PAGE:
International Ski Federation president Gian-Franco Kasper lobbied hard for the parallel team event to become Olympic, particularly at the inaugural 2012 Winter Youth Olympic Games in Innsbruck, as IOC president Jacques Rogge was not immediately swayed, standing up to Kasper and insisting that the event is not yet ready for the larger stage. Rogge eventually gave in to Kasper’s wishes and the parallel team event made the cut for PyeongChang 2018. Switzerland defeated Austria in the finals to bring home the first gold.
Considering the latest snub in Austria, and general lack of enthusiasm by many, but certainly not all, perhaps we are back to square one? How can the broken event be fixed? Wish we could have Mr. Kasper and Dr. Rogge back to help solve these problems. They’d have solutions.
There were two significant problems encountered this past weekend in Lech-Zuers.
Technically, there were major issues during women’s qualifications on Saturday, as on three occasions one gate failed to open as the side-by-side skiers were given the green light. Despite causing unexpected acrobatic moves stuck in the enclosed start gate, no one was injured. The three racers were then given solo runs, strange since it is a “dual” event, to clock a time.
Both Paula Moltzan and Norwegian Maria Therese Tverberg appeared flustered, and the U.S. ski racer lost an edge and crashed near the bottom of the course. The third skier, Austrian Stephanie Brunner, advanced to the knock-out round of 16, but that was all she could muster. The faulty start gate was replaced before the finals under the lights.
It was another credibility issue on Sunday with the men, albeit one they are accustomed, unfortunately, to dealing with – two race courses that are mountains apart as the red course was substantially faster then the adjacent blue course. This same problem was also a contentious issue at the February world championships in Cortina, Italy. While each racer is afforded one run on each course to determine who advances, supposedly creating a level playing field, the unequal courses still provides for an awkward and arguably unfair setup.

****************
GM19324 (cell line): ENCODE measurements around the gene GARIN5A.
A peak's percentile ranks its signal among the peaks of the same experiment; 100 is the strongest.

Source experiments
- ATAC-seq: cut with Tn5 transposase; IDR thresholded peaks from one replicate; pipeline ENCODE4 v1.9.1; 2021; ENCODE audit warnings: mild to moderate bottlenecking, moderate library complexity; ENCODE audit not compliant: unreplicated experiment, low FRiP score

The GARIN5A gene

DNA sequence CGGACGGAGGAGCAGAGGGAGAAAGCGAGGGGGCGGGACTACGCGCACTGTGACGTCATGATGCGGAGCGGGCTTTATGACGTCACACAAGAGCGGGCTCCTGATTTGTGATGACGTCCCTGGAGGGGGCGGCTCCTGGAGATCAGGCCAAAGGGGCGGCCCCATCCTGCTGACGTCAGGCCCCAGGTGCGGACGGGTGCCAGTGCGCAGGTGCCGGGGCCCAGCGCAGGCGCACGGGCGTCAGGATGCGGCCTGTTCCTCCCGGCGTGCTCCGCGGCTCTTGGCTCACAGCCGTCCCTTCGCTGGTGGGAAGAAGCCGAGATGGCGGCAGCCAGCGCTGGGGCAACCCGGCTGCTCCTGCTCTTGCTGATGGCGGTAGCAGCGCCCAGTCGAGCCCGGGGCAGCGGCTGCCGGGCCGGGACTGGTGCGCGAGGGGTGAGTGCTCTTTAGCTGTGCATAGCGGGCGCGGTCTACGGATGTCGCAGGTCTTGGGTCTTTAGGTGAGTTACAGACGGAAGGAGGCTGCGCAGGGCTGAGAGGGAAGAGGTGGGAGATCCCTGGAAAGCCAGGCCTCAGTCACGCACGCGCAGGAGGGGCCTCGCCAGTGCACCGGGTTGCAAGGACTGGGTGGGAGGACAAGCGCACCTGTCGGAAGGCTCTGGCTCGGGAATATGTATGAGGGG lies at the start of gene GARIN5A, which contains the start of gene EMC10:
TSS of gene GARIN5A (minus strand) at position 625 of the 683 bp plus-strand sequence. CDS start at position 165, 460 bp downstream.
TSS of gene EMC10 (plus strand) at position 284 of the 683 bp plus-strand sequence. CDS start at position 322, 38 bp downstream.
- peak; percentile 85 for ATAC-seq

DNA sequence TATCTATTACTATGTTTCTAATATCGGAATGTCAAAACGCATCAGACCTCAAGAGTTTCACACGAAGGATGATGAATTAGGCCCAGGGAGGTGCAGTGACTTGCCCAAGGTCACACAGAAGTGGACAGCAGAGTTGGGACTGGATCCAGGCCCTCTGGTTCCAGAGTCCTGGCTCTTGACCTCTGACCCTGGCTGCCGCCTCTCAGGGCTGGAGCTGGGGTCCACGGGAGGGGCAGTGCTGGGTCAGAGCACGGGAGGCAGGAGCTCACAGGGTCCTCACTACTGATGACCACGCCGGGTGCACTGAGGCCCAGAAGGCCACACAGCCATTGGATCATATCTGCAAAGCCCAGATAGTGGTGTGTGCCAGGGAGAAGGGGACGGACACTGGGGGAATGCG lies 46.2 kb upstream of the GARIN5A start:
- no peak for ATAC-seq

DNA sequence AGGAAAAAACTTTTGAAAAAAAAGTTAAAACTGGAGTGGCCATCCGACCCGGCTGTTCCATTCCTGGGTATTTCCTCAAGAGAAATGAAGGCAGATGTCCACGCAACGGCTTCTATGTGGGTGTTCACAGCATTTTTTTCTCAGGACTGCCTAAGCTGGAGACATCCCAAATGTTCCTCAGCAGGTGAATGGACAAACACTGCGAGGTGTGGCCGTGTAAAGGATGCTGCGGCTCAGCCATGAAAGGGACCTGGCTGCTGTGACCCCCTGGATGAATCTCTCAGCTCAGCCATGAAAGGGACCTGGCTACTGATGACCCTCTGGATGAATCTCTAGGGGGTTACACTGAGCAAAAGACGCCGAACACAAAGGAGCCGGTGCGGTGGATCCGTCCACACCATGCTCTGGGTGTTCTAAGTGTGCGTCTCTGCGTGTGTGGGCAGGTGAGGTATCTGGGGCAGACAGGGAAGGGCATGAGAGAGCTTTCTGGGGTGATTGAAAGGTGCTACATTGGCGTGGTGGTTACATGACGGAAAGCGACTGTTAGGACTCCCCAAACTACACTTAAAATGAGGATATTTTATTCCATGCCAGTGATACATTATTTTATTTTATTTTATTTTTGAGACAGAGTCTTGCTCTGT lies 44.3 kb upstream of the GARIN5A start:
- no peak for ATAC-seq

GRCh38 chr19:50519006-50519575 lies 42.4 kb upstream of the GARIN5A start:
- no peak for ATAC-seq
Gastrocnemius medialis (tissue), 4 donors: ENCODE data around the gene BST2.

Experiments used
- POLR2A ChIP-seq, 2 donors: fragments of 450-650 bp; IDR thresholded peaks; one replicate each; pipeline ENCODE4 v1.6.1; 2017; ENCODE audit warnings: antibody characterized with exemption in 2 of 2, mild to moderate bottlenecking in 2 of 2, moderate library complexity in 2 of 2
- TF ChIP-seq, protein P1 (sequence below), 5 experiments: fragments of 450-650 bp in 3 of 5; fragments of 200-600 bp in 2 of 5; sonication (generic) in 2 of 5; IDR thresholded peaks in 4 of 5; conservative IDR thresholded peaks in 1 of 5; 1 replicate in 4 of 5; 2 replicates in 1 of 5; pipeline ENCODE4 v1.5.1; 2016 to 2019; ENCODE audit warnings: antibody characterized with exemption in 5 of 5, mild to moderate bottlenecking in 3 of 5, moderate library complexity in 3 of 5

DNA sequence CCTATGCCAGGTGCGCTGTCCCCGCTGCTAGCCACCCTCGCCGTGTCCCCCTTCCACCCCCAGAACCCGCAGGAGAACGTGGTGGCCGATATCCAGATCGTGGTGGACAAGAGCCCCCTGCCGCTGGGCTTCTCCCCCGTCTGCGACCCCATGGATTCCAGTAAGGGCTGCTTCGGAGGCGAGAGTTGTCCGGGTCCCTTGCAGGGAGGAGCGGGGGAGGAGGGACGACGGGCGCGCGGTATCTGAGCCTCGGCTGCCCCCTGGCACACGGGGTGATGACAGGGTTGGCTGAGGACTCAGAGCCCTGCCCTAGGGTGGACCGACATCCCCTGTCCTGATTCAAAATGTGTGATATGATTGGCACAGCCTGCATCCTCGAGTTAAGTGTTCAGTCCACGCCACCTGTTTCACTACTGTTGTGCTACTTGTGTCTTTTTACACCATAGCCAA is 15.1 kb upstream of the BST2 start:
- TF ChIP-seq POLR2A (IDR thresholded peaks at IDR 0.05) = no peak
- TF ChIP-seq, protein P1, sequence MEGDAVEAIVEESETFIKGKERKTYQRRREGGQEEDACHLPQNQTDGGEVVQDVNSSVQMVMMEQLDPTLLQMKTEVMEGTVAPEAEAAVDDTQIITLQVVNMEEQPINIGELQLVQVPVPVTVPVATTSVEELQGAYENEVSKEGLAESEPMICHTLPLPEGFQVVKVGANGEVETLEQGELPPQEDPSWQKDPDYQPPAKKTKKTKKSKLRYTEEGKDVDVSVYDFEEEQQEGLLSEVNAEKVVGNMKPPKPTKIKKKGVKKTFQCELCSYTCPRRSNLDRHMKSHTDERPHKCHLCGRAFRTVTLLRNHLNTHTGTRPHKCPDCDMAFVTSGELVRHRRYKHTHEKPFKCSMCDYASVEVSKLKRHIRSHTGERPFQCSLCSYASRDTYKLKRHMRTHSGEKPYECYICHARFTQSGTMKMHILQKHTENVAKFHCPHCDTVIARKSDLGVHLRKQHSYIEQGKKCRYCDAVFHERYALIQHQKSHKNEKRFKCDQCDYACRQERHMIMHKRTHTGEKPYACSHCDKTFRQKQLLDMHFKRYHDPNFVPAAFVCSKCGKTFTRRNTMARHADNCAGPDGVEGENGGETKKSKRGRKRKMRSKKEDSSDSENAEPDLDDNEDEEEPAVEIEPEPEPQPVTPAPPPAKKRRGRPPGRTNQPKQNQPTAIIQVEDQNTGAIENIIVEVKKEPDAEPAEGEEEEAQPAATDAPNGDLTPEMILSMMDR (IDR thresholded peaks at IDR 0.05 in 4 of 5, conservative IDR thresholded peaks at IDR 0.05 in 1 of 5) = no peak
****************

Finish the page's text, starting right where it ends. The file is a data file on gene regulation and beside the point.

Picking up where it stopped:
Norwegian Henrik Kristoffersen, one of the few top guns who showed up, found himself trailing Hirschbuehel by 0.5 seconds in the semifinals, the maximum advantage allowed after the first run. However, the Norwegian racing on the visibly slower course, lost significant time and was upset by the young Austrian. Kudos to Hirschbuehel for a hard-charging run, however to educated ski racing fans, the victory certainly had plenty to do with the vastly contrasting courses.
FIS must be careful because, ultimately, when you’re unable or unwilling to fix problems that fundamentally impact the outcome of races and results, the integrity of those races will undoubtedly be questioned. That should be a major concern, which must be addressed immediately.
Viable solutions may be tough to come by, in lieu of dropping the relatively unpopular event, and for the foreseeable future, parallel racing appears here to stay, considering the event’s Olympic status. For events to remain on the Olympic program, they must be contested annually, at least on occasion, on the World Cup tour or at other reputable events.
Although, some may argue that the Alpine Combined – combining runs of downhill and slalom – which has been a mainstay on the Olympic program for decades, has been left off this season’s World Cup program.
The retired Croatian racer Ivica Kostelic, a three-time Olympic medalist in combined, was highly critical of FIS’ peculiar scheduling and lack of an Alpine Combined this winter, outside of the Olympics, with its future in doubt. “Why are you destroying 100 years of ski racing history?,” Kostelic asked rhetorically
However, those 100 years of ski racing history, are best left for another lengthy debate, perhaps on a snowy afternoon, beside a cozy fireplace, warm beverage in hand. For the moment, FIS is up to their ears in great quantities of powder snow, concerning the parallel event. Skiing out of it might not be so easy.